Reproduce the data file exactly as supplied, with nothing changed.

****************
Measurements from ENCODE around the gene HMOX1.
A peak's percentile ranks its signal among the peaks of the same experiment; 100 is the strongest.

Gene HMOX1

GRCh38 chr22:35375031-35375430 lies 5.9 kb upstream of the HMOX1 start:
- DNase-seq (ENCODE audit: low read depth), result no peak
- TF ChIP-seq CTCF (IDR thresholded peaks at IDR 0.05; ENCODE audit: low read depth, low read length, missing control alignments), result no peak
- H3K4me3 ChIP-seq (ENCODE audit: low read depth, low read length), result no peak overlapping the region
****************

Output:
Measurements from ENCODE around the gene HMOX1.
A peak's percentile ranks its signal among the peaks of the same experiment; 100 is the strongest.

Gene HMOX1

GRCh38 chr22:35375031-35375430 lies 5.9 kb upstream of the HMOX1 start:
- DNase-seq (ENCODE audit: low read depth), result no peak
- TF ChIP-seq CTCF (IDR thresholded peaks at IDR 0.05; ENCODE audit: low read depth, low read length, missing control alignments), result no peak
- H3K4me3 ChIP-seq (ENCODE audit: low read depth, low read length), result no peak overlapping the region